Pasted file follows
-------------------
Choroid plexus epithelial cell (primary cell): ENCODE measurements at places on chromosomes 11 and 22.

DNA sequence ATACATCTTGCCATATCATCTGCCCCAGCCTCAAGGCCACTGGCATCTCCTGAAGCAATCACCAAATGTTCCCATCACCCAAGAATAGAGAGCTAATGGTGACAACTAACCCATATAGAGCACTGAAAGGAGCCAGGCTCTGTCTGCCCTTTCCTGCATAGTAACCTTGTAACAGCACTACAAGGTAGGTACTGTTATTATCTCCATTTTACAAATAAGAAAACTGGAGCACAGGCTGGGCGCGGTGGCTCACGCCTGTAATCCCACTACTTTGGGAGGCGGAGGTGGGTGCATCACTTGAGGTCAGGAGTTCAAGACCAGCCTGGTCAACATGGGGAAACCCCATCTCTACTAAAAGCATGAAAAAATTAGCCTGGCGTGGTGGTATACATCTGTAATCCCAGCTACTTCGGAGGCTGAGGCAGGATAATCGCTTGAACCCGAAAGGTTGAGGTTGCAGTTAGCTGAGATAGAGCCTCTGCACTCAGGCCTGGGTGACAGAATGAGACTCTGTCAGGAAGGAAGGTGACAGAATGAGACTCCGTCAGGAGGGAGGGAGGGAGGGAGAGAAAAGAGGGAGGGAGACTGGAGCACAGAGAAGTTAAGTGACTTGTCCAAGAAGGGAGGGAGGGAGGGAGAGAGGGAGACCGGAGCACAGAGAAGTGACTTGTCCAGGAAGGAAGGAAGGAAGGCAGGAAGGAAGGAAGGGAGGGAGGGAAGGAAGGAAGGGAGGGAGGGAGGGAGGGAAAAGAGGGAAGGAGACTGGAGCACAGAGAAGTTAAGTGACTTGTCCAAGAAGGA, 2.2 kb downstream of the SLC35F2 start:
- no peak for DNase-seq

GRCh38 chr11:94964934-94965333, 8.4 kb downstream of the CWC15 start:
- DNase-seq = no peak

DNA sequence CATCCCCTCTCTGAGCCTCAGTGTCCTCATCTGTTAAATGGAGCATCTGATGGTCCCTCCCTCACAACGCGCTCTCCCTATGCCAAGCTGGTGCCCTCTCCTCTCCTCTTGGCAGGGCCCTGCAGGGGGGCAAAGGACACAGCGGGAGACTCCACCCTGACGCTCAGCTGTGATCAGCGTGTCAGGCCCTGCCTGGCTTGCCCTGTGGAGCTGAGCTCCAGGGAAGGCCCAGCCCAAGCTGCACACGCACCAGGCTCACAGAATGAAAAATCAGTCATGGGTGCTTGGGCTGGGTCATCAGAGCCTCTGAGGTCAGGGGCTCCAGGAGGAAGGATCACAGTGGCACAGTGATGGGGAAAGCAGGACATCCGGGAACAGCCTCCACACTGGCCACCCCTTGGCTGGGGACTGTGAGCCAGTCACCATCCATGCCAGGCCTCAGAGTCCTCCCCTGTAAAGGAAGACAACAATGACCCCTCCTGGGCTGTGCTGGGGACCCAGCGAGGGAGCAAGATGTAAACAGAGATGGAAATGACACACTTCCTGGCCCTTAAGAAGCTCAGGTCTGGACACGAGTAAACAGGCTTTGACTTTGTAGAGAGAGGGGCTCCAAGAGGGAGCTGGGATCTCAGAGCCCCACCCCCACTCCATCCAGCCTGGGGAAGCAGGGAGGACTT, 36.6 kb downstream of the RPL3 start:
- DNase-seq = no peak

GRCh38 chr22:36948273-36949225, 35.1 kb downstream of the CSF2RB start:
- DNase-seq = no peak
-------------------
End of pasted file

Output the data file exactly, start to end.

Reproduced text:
Choroid plexus epithelial cell (primary cell): ENCODE measurements at places on chromosomes 11 and 22.

DNA sequence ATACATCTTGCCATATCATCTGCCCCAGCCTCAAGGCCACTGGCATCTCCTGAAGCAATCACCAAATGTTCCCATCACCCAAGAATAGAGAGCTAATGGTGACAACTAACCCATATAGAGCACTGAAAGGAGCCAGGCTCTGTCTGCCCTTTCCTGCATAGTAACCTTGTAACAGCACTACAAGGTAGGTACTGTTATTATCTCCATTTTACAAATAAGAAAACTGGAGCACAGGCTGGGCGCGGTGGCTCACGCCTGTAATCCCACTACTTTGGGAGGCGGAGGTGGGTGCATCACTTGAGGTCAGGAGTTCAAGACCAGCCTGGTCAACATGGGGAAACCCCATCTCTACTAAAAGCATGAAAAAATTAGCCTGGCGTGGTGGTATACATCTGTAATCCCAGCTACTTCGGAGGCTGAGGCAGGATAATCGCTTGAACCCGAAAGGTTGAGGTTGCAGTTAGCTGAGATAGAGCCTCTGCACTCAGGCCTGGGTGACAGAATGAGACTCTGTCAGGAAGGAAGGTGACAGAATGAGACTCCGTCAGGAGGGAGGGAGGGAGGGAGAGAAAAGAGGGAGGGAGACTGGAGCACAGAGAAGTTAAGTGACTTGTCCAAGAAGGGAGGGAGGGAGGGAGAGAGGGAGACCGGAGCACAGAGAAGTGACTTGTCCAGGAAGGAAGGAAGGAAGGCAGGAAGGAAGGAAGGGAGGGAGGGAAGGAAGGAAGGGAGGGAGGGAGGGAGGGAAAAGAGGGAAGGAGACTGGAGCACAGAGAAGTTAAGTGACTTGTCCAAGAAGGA, 2.2 kb downstream of the SLC35F2 start:
- no peak for DNase-seq

GRCh38 chr11:94964934-94965333, 8.4 kb downstream of the CWC15 start:
- DNase-seq = no peak

DNA sequence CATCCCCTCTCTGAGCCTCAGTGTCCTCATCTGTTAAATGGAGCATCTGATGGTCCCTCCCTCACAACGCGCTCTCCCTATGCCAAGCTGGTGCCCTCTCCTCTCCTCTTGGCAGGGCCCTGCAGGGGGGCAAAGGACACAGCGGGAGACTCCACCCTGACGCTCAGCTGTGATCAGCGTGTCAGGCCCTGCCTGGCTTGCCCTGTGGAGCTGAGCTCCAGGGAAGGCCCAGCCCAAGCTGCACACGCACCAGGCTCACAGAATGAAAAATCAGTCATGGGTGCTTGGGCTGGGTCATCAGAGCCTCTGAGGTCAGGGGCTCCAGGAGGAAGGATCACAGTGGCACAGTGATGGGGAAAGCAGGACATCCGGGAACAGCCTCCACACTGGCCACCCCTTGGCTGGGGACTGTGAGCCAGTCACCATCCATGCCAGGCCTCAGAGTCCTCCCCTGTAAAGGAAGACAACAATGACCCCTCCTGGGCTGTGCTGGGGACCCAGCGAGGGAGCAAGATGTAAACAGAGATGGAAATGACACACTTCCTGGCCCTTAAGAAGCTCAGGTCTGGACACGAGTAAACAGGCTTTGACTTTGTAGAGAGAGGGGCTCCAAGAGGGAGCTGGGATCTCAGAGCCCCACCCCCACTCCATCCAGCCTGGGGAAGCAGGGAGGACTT, 36.6 kb downstream of the RPL3 start:
- DNase-seq = no peak

GRCh38 chr22:36948273-36949225, 35.1 kb downstream of the CSF2RB start:
- DNase-seq = no peak